You’ve just completed a hard exercise class or gone on a long, undulating hike fraught with hazards and hills.
Or maybe you’ve taken on a do-it-yourselfer renovation project, but it turned out to be a don’t-it-yourselfer. You wind up exhausted and out of breath looking forward to resting the next day or two.
But what you find is that as tired as you were initially, you end up being much stiffer and sore the two days following the hard physical effort than the day you exercised. Why is that and what is actually sore?
We’ve all experienced this physical sensation at one time or another known as Delayed Onset Muscle Soreness, or DOMS for short. DOMS is experienced under a few specific conditions.
It is often experienced when we do exercise that is much harder than we’re used to or uses muscles in a different way than we’re accustomed to.
For instance, a runner who one day does a high intensity exercise class that involves lots of squats and lunges will be moving their hip and knees into deeper ranges of motion and loading them with more resistance (especially if they use weights) than they’re used to.
Another factor that produces DOMS is what’s called ‘eccentric’ muscle contractions – this is the lowering phase of a weight lifting movement. Taking a heavy box from a table and lowering it to the floor is an example. Another example is the landing phase of a jump or absorbing energy as you run downhill.
In fact, in laboratory tests done between groups of people who only lift a heavy weight, say from the floor to standing position (called ‘concentric’ muscle contraction) and another group who only lowers the weight from standing down to the floor (‘eccentric’), it is the group that lowers the weight that experiences DOMS.
In the past, it was thought that DOMS was caused by lactic acid build-up in the muscles, but this has been shown not to be the case since lactic acid gets used up as fuel and removed from your muscles very soon after exercise stops.
It is not present in the 24 to 48 hours when DOMS peaks. The prevailing theory since lactic acid was discounted was that damage to the muscle was the source inflammation and pain. But it turns out the recent research has shown that to be false, as well.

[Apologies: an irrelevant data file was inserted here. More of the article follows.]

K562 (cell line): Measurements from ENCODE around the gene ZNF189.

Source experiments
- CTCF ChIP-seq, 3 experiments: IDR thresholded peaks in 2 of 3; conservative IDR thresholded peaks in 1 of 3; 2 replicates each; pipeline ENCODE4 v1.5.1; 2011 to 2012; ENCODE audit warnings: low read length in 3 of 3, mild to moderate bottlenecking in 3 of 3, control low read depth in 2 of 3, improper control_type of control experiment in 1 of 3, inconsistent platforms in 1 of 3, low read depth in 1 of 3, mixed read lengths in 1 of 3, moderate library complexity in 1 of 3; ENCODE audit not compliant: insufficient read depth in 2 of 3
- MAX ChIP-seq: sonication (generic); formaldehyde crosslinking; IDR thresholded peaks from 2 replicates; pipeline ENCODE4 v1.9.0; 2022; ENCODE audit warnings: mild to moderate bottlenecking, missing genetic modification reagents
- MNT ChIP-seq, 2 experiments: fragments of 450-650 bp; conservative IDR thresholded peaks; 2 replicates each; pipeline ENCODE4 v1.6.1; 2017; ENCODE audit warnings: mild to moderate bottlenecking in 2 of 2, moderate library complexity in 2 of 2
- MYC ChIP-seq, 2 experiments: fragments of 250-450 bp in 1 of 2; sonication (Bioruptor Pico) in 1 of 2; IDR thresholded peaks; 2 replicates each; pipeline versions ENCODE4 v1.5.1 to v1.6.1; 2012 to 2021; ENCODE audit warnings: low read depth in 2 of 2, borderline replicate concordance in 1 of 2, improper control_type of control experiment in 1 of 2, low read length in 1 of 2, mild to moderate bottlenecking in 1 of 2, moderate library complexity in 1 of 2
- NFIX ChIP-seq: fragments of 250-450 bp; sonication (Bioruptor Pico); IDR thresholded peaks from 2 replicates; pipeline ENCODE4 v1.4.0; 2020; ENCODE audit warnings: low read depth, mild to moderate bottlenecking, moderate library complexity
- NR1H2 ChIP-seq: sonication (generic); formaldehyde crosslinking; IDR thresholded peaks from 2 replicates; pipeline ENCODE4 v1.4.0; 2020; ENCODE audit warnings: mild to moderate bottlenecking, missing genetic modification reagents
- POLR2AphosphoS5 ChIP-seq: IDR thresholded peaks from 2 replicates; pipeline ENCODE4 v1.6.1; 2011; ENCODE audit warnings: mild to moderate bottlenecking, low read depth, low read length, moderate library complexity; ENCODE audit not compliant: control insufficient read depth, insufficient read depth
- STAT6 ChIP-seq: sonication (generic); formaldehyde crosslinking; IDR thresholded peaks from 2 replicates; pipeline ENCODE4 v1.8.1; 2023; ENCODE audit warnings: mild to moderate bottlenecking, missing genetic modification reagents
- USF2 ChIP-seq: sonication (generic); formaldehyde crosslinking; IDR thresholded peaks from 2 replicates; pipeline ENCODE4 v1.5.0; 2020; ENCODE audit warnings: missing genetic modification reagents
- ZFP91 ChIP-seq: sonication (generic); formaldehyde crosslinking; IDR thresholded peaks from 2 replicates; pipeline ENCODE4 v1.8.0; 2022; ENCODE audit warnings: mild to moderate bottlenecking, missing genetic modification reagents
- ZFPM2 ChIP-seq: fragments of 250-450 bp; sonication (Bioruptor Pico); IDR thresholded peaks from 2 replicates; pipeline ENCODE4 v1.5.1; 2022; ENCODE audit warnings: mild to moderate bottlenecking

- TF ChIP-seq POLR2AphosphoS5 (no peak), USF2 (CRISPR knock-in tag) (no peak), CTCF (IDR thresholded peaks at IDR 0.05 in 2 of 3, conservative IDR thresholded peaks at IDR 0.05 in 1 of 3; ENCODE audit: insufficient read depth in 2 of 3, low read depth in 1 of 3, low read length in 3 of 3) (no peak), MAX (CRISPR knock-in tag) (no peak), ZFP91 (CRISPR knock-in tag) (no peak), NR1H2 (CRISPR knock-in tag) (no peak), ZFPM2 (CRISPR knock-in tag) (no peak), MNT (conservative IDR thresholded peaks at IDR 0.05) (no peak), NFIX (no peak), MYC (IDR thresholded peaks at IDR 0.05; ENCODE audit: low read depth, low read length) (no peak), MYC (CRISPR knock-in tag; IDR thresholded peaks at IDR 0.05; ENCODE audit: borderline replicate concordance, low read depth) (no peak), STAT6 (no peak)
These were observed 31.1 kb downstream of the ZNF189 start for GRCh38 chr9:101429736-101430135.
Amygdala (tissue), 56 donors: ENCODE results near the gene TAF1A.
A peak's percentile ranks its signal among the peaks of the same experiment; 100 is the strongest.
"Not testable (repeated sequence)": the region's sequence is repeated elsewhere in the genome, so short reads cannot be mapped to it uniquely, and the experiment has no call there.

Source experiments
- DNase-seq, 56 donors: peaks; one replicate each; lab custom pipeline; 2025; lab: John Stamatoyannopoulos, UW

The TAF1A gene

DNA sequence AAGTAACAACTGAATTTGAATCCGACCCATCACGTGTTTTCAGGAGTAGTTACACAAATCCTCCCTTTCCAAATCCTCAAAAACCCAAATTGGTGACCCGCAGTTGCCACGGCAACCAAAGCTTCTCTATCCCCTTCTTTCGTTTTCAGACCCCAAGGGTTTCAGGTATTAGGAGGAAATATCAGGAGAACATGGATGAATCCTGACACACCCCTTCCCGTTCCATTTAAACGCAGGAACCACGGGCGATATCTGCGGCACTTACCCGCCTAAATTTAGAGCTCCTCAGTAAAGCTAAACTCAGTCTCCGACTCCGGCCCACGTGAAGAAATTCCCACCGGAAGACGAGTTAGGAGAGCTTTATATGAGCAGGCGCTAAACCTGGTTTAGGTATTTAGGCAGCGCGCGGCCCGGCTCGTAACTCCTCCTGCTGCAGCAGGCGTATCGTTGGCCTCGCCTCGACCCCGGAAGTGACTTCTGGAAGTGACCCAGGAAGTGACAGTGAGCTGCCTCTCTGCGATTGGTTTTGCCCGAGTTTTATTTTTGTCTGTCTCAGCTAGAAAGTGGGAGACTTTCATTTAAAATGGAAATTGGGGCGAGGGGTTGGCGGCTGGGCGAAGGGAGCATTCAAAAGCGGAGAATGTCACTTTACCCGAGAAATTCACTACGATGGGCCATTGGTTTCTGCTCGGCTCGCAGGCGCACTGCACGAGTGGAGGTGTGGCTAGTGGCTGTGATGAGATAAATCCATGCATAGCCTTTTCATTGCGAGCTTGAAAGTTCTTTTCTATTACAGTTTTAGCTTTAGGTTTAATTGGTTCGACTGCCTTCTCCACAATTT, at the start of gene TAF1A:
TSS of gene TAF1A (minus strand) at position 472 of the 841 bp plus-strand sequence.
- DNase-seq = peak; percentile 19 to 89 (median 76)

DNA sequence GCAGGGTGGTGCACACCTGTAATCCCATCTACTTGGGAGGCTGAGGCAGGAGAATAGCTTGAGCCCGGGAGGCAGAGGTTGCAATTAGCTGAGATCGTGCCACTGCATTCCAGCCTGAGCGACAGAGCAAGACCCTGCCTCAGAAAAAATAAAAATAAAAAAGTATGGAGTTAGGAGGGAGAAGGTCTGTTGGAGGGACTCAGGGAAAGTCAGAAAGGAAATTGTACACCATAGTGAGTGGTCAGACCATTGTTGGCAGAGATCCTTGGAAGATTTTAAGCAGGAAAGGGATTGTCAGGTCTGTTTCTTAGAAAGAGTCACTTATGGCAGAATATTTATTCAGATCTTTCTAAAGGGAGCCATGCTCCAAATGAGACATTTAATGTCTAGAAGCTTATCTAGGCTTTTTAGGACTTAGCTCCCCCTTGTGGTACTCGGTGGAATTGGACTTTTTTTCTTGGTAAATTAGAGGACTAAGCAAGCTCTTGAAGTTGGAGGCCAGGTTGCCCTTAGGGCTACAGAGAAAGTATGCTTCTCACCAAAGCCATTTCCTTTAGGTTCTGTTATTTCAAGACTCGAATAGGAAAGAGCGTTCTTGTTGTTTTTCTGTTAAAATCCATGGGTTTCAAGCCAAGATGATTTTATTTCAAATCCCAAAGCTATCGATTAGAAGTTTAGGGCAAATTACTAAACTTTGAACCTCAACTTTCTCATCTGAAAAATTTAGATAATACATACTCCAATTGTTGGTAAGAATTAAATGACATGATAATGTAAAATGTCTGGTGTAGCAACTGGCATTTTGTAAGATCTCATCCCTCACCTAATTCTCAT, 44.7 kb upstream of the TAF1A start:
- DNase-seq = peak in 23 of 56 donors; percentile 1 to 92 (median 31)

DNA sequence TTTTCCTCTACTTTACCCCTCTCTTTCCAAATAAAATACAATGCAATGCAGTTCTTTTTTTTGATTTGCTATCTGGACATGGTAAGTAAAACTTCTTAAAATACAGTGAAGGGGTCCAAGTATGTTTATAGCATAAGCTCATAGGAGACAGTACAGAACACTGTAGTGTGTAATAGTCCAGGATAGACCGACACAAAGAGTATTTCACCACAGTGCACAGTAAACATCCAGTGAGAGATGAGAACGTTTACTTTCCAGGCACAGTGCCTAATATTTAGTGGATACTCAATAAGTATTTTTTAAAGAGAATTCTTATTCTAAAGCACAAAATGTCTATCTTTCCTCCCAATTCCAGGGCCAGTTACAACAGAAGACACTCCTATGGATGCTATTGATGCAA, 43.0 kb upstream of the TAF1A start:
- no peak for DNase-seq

Although it feels like it’s the muscle that is sore, recent research studies have shown that the source of DOMS is not the muscle but the fascia (pronounced ‘fash-a’).
Fascia is the connective tissue or sheath that covers bundles of muscles. It spreads throughout the body providing a connective tissue network linking muscle groups and other tissue, vessel and nerve systems. The results of the DOMS studies showed that soreness was localized to the fascia and not the muscles. Why is this? Researchers are not sure of the mechanism at this point, but some theories have been proposed.
One theory is that muscles and fascia have different elastic properties, causing a zone of shear where fascia is subjected to micro-damage and possibly adhesions, and this is the cause for DOMS.
So what can you do to ease DOMS? Doing low to moderate cardiovascular exercise will help, but this can even be hard sometimes when fatigue is great.
Stretching can drastically reduce DOMS possibly because stretching causes the fascia to slide more smoothly past neighboring tissue.
Over time, if you allow adhesions between fascial layers to accumulate, this can potentially cause decreased mobility, increasing stiffness and an ongoing source for soreness.
Kerry Senchyna holds a bachelor of science degree in kinesiology and is owner of West Coast Kinesiology.